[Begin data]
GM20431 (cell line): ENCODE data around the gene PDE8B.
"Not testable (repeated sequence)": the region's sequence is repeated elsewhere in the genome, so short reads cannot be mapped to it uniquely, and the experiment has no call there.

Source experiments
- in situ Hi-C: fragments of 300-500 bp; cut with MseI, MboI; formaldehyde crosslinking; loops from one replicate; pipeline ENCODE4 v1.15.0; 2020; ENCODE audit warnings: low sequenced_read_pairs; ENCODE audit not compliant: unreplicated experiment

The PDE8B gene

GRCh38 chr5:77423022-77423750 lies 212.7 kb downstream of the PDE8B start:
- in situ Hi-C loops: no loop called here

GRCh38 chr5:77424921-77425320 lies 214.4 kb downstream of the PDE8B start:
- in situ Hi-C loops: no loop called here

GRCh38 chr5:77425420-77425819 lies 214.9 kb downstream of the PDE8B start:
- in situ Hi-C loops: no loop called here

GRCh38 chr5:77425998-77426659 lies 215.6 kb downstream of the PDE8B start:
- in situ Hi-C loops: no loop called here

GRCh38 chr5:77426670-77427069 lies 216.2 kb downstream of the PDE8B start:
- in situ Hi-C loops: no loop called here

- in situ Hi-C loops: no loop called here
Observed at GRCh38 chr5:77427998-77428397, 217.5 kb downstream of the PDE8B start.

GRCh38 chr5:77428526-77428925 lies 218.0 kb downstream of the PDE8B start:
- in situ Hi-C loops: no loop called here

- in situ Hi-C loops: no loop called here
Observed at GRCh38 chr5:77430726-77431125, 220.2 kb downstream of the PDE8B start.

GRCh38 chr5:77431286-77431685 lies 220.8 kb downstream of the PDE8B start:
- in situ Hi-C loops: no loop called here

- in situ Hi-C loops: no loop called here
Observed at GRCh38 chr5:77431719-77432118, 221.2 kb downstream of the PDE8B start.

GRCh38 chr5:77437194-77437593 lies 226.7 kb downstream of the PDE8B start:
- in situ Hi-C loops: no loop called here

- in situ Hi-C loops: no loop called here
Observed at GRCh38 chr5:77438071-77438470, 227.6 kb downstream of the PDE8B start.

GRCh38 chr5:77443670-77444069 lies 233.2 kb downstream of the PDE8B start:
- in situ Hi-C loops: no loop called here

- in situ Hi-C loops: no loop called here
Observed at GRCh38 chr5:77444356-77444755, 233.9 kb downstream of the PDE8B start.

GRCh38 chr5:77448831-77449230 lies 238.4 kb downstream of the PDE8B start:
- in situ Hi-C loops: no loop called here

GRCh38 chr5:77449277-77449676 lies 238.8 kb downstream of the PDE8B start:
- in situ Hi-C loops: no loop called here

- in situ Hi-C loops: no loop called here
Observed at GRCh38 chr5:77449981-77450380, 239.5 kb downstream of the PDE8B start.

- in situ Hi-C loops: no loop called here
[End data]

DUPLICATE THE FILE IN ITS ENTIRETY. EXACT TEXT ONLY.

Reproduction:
GM20431 (cell line): ENCODE data around the gene PDE8B.
"Not testable (repeated sequence)": the region's sequence is repeated elsewhere in the genome, so short reads cannot be mapped to it uniquely, and the experiment has no call there.

Source experiments
- in situ Hi-C: fragments of 300-500 bp; cut with MseI, MboI; formaldehyde crosslinking; loops from one replicate; pipeline ENCODE4 v1.15.0; 2020; ENCODE audit warnings: low sequenced_read_pairs; ENCODE audit not compliant: unreplicated experiment

The PDE8B gene

GRCh38 chr5:77423022-77423750 lies 212.7 kb downstream of the PDE8B start:
- in situ Hi-C loops: no loop called here

GRCh38 chr5:77424921-77425320 lies 214.4 kb downstream of the PDE8B start:
- in situ Hi-C loops: no loop called here

GRCh38 chr5:77425420-77425819 lies 214.9 kb downstream of the PDE8B start:
- in situ Hi-C loops: no loop called here

GRCh38 chr5:77425998-77426659 lies 215.6 kb downstream of the PDE8B start:
- in situ Hi-C loops: no loop called here

GRCh38 chr5:77426670-77427069 lies 216.2 kb downstream of the PDE8B start:
- in situ Hi-C loops: no loop called here

- in situ Hi-C loops: no loop called here
Observed at GRCh38 chr5:77427998-77428397, 217.5 kb downstream of the PDE8B start.

GRCh38 chr5:77428526-77428925 lies 218.0 kb downstream of the PDE8B start:
- in situ Hi-C loops: no loop called here

- in situ Hi-C loops: no loop called here
Observed at GRCh38 chr5:77430726-77431125, 220.2 kb downstream of the PDE8B start.

GRCh38 chr5:77431286-77431685 lies 220.8 kb downstream of the PDE8B start:
- in situ Hi-C loops: no loop called here

- in situ Hi-C loops: no loop called here
Observed at GRCh38 chr5:77431719-77432118, 221.2 kb downstream of the PDE8B start.

GRCh38 chr5:77437194-77437593 lies 226.7 kb downstream of the PDE8B start:
- in situ Hi-C loops: no loop called here

- in situ Hi-C loops: no loop called here
Observed at GRCh38 chr5:77438071-77438470, 227.6 kb downstream of the PDE8B start.

GRCh38 chr5:77443670-77444069 lies 233.2 kb downstream of the PDE8B start:
- in situ Hi-C loops: no loop called here

- in situ Hi-C loops: no loop called here
Observed at GRCh38 chr5:77444356-77444755, 233.9 kb downstream of the PDE8B start.

GRCh38 chr5:77448831-77449230 lies 238.4 kb downstream of the PDE8B start:
- in situ Hi-C loops: no loop called here

GRCh38 chr5:77449277-77449676 lies 238.8 kb downstream of the PDE8B start:
- in situ Hi-C loops: no loop called here

- in situ Hi-C loops: no loop called here
Observed at GRCh38 chr5:77449981-77450380, 239.5 kb downstream of the PDE8B start.

- in situ Hi-C loops: no loop called here